As despicable as he is, Donald Trump is a hybrid product of the American business system.
The nation’s business community may find this hard to accept, but Trump is the face of modern American capitalism. His methods may not yet be taught at the nation’s top business schools, but there is no doubt that Trump became president because he mastered the system of unregulated capitalism and, unlike other world dictators and thugs who led nations, did it without ever holding public office or executing a military coup.
Working with an army of lawyers, thug executives, greedy TV producers, real estate professionals, some bankers, and elected officials, Trump went to work to bend a corruption-compliant system to deceive investors, publishers, regulators, lenders and ultimately average Americans who worshipped a fake idol of American capitalism.
This story has been told in many forms for years, but in the in this exceptional Washington Post article, “Saving face: How Donald Trump silenced the people who could expose his business failures,” former Forbes writer Jonathan Greenberg, presents how Trump lied, deceived and paid-off key people to grossly overstate his alleged business acumen and fake fortune at a time in American history when you did not have to produce or create anything tangible in order to make billions or millions. All you had to do was engage in fake financial engineering, intimidation, and criminal fraud to fool the smartest, as well as the most gullible and greedy people in Manhattan.
In the article, Greenberg writes:
“Trump had waged a relentless, vindictive campaign to build his own myth by suppressing the facts: Between the collapse of his empire in 1991 and the issuance of more than $1 billion in Trump Hotels and Casino Resorts stock and junk bonds by 1996, he’d compromised the truth-telling capacity of Forbes magazine, the Wall Street Journal, TV broadcasters, Arthur Andersen and casino analysts on Wall Street.” (Saving face: How Donald Trump silenced the people who could expose his business failures)
Trump’s cult following worships these same values. Americans have always had a conflicted and difficult time dealing with the ultra-rich. Since the Gilded Age and its enticing promise of hard work begetting enormous wealth, Americans have skipped many of the details of wealth creation and just followed the simpler idea that there was a “secret” to becoming very rich. John D. Rockefeller used to pass out shiny dimes to his admirers, but few understood how his business empire was created and operated on a daily basis.
Flash forward over a hundred years and you have more people creating wealth without producing anything tangible through the magic of financial engineering, secrecy, federal subsidies, and tax dodges.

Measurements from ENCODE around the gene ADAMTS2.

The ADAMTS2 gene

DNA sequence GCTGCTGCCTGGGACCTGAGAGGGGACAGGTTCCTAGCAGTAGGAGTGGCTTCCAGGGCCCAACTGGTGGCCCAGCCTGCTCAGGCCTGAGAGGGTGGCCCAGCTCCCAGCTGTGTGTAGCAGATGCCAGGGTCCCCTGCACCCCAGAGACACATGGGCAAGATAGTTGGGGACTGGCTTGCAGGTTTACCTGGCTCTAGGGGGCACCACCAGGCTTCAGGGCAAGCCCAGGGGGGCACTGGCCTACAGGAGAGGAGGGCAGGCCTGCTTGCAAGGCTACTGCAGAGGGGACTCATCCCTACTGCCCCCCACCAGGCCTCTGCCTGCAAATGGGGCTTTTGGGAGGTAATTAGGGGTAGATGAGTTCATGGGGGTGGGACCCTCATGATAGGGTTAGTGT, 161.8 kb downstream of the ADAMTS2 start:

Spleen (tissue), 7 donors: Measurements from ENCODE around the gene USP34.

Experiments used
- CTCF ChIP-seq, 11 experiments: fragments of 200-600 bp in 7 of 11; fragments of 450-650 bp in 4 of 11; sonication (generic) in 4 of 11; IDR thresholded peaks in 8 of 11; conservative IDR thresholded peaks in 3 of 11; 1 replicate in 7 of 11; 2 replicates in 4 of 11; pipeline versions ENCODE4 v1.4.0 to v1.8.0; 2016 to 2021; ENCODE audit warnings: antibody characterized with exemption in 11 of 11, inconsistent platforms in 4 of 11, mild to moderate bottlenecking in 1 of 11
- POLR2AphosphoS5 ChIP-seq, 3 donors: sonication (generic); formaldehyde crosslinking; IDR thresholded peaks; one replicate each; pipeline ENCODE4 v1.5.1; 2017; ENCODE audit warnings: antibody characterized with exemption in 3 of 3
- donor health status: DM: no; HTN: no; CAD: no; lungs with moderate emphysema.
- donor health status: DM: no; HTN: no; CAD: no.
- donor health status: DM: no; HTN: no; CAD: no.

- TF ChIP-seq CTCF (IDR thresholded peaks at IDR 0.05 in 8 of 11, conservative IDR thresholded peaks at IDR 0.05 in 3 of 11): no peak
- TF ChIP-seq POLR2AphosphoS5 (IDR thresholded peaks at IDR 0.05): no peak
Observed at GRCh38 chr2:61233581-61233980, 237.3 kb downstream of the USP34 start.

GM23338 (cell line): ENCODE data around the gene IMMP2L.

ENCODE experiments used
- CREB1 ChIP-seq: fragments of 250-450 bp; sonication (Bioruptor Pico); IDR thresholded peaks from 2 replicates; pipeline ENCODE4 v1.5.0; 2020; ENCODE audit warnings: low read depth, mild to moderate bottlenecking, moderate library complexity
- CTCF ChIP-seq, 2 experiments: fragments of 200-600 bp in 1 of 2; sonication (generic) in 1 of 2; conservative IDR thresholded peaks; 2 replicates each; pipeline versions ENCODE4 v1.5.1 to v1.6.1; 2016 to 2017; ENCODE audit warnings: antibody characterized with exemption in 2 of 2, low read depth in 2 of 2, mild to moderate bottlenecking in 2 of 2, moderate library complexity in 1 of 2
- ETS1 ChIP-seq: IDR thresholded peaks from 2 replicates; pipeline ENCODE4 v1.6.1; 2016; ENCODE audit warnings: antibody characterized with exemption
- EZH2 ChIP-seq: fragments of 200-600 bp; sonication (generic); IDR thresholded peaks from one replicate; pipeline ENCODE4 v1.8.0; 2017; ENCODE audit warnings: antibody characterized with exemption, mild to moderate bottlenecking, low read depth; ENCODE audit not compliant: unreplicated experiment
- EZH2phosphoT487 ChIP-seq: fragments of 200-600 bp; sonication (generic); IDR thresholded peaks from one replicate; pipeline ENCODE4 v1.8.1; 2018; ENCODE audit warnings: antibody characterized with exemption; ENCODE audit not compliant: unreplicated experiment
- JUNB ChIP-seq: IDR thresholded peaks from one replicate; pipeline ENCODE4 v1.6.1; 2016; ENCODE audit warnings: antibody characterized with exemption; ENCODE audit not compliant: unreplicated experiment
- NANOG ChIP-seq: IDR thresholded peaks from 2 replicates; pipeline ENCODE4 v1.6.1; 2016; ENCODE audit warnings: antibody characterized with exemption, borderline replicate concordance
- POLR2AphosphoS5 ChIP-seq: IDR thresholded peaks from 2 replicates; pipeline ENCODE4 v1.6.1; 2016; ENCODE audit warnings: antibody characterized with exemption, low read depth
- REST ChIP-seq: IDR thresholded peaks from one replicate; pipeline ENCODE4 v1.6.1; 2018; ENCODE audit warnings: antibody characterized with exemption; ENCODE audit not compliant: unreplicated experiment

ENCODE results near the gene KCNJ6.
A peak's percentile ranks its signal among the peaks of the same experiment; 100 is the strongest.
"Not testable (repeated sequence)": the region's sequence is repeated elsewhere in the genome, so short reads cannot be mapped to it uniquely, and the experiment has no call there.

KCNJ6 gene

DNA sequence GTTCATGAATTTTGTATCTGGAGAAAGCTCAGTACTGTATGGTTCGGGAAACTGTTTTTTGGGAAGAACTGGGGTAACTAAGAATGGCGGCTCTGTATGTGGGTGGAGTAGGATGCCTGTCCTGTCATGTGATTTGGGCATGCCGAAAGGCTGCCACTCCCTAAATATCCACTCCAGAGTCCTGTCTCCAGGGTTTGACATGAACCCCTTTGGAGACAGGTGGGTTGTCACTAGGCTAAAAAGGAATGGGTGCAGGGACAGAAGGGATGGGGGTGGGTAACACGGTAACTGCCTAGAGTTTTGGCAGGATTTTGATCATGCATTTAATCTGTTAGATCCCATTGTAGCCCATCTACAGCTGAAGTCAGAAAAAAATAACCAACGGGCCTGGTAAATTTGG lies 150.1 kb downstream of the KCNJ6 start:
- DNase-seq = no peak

It’s not surprising that Trump’s con game accompanied the rise in hedge funds, monopoly capitalism, a poor understanding of complex tax laws, limp regulation, the demise of the middle class, the control of the top 1%, corrupt politicians, and a legal system that catered to corporations at the expense of individuals.
It is also not a coincidence that Trump had an inner circle of equally despicable wealthy people. It seems all the people who scammed together socialized together. Over his career, Trump’s buddies included pedophile Jeffrey Epstein (whose source of wealth is also a mystery), Russian oligarchs, organized crime figures, corrupt lawyers Michael Cohen and Roy Cohen, companies that employed illegal workers, corrupt General Michael Flynn, and an army of 34 presidential campaign officials who were indicted by Special Counsel Robert Mueller, eight of whom have pleaded guilty or been convicted.
How Did These Guys Get So Rich?
What is not understandable to most Americans is how these people made their money and why so many of them know each other on social and business levels. I met an older insurance company executive, who is a Democrat, and said he is a member of Mar El Lago because it presents potential business connections. He said Trump’s disgusting lifestyle was subordinate to the possibility of doing business. In the Trump business world, making money is amoral. This is one reason younger people who favor social investing and corporate transparency see the limitations of today’s unregulated capitalism.
Fear and greed are more than a cliché; they are also a reason many people support Trump. Those attending his rallies seem to be able to compartmentalize his criminal, unethical and racist lifestyle with its fake opulence while simultaneously saying they are great Americans (whatever that means) and church followers.
So it should not be surprising to see that many of Trump’s proud followers should apply his demonstrated personal values and business practices into their own daily lives. These people should re-make their own communities in Trump’s image. Then, they can truly say they have re-made America in their leader’s image, so they too can become con men. Then they can really worship the Golden Calf.